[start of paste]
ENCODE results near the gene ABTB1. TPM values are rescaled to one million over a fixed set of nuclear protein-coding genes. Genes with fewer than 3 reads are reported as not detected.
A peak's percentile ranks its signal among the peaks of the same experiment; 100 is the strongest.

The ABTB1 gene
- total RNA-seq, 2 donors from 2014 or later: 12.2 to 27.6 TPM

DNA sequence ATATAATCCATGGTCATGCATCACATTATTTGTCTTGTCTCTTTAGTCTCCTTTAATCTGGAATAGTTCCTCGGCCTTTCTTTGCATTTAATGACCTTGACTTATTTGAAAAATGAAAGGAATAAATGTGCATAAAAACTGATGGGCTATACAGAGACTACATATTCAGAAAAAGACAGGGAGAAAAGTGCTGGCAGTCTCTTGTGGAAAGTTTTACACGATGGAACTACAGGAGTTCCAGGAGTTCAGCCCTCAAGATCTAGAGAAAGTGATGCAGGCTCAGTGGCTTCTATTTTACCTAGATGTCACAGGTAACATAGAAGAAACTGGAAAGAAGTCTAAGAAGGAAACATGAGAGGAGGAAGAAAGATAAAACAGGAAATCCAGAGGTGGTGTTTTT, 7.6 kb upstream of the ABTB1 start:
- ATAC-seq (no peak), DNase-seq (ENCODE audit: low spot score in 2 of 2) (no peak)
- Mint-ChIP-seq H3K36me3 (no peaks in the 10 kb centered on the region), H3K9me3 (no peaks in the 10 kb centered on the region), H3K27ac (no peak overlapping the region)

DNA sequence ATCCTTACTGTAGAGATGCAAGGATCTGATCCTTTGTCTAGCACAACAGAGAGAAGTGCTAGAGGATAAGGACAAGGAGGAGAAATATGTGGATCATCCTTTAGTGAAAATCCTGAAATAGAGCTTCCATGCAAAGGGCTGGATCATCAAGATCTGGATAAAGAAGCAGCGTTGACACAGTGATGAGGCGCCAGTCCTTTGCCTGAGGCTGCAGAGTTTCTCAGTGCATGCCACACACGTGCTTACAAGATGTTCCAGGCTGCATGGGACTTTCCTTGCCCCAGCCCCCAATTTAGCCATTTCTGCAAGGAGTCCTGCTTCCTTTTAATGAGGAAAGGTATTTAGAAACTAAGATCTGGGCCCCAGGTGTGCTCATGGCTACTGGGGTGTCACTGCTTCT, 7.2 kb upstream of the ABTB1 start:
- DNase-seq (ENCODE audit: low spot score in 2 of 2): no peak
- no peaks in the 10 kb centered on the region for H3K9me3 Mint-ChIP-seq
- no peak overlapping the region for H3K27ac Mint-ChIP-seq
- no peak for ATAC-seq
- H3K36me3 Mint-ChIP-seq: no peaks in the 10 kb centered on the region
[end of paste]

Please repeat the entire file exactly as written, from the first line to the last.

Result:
ENCODE results near the gene ABTB1. TPM values are rescaled to one million over a fixed set of nuclear protein-coding genes. Genes with fewer than 3 reads are reported as not detected.
A peak's percentile ranks its signal among the peaks of the same experiment; 100 is the strongest.

The ABTB1 gene
- total RNA-seq, 2 donors from 2014 or later: 12.2 to 27.6 TPM

DNA sequence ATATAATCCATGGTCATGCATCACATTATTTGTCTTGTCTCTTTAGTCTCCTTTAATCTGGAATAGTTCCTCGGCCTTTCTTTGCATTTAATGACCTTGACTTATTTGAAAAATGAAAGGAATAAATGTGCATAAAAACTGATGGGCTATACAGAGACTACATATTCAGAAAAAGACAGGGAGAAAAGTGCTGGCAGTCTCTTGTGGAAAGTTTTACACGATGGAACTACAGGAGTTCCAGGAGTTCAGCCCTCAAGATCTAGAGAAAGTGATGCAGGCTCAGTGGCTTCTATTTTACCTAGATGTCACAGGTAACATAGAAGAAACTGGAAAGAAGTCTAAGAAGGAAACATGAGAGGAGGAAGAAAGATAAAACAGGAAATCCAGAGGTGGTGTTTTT, 7.6 kb upstream of the ABTB1 start:
- ATAC-seq (no peak), DNase-seq (ENCODE audit: low spot score in 2 of 2) (no peak)
- Mint-ChIP-seq H3K36me3 (no peaks in the 10 kb centered on the region), H3K9me3 (no peaks in the 10 kb centered on the region), H3K27ac (no peak overlapping the region)

DNA sequence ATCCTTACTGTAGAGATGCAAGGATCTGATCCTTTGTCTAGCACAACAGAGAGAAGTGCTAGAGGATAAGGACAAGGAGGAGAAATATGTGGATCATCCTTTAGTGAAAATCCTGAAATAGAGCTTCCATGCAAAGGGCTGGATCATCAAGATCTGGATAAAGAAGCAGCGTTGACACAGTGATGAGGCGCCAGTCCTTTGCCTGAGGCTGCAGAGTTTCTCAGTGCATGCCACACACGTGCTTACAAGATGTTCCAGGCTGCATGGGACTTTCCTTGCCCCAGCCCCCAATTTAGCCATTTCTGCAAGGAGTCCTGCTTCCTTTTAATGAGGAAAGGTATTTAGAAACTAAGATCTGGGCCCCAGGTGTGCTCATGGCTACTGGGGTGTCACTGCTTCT, 7.2 kb upstream of the ABTB1 start:
- DNase-seq (ENCODE audit: low spot score in 2 of 2): no peak
- no peaks in the 10 kb centered on the region for H3K9me3 Mint-ChIP-seq
- no peak overlapping the region for H3K27ac Mint-ChIP-seq
- no peak for ATAC-seq
- H3K36me3 Mint-ChIP-seq: no peaks in the 10 kb centered on the region